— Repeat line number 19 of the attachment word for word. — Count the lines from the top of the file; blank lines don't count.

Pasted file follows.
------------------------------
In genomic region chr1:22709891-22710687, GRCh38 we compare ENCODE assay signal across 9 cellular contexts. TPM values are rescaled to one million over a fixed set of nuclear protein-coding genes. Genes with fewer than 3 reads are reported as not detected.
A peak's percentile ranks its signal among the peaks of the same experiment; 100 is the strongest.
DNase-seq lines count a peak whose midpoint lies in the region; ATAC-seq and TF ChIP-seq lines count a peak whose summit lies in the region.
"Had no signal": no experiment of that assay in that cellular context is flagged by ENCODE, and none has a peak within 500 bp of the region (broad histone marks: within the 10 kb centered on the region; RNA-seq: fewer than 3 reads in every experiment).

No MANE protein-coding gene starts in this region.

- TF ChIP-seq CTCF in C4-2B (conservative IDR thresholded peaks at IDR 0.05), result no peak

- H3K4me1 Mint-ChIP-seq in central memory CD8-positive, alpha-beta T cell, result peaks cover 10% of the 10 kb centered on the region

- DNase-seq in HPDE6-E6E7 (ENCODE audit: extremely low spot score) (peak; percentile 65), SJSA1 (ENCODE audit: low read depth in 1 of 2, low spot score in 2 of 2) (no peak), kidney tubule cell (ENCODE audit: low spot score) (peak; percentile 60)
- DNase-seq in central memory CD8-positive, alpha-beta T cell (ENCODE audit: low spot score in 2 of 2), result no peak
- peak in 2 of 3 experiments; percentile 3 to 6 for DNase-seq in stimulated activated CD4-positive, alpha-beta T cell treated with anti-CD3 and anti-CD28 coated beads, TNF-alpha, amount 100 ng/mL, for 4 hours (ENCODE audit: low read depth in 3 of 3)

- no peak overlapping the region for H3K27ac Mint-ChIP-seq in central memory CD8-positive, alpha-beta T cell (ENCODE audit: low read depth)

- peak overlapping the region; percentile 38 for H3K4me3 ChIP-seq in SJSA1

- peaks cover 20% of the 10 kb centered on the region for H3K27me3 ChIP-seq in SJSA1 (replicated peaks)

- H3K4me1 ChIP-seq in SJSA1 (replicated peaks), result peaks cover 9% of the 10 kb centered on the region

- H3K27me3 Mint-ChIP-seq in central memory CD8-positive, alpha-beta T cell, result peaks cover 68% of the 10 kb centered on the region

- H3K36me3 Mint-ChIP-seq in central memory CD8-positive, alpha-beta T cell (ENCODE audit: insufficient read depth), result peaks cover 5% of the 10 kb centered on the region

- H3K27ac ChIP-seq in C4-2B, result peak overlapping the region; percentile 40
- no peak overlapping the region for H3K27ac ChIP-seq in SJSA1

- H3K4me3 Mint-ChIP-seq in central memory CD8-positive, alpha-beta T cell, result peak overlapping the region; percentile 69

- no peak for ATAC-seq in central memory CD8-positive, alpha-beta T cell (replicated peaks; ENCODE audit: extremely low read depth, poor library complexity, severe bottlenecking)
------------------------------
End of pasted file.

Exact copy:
- H3K4me3 Mint-ChIP-seq in central memory CD8-positive, alpha-beta T cell, result peak overlapping the region; percentile 69